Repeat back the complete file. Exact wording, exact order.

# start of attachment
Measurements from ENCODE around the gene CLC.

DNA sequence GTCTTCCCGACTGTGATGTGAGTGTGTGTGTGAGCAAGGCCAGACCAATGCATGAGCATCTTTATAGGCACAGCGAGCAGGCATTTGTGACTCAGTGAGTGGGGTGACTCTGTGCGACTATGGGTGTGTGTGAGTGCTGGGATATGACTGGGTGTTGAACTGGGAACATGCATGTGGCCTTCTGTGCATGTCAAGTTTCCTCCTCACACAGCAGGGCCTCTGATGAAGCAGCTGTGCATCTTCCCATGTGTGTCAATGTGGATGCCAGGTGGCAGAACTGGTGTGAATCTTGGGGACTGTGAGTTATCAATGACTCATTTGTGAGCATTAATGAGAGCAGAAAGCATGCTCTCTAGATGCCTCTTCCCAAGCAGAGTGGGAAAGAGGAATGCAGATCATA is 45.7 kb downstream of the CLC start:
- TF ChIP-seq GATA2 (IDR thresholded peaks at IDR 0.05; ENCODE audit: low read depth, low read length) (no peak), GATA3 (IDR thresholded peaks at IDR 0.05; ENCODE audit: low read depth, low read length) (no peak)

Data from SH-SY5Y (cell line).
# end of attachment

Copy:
Measurements from ENCODE around the gene CLC.

DNA sequence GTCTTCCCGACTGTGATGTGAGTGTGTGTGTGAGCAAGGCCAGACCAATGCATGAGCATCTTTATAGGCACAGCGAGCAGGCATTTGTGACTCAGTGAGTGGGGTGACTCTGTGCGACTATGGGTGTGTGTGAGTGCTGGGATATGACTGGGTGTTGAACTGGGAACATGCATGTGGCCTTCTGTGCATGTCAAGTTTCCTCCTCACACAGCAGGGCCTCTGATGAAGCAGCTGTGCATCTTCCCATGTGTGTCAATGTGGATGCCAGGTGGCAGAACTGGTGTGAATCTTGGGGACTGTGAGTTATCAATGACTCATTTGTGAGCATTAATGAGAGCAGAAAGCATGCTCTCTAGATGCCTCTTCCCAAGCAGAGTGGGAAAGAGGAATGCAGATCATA is 45.7 kb downstream of the CLC start:
- TF ChIP-seq GATA2 (IDR thresholded peaks at IDR 0.05; ENCODE audit: low read depth, low read length) (no peak), GATA3 (IDR thresholded peaks at IDR 0.05; ENCODE audit: low read depth, low read length) (no peak)

Data from SH-SY5Y (cell line).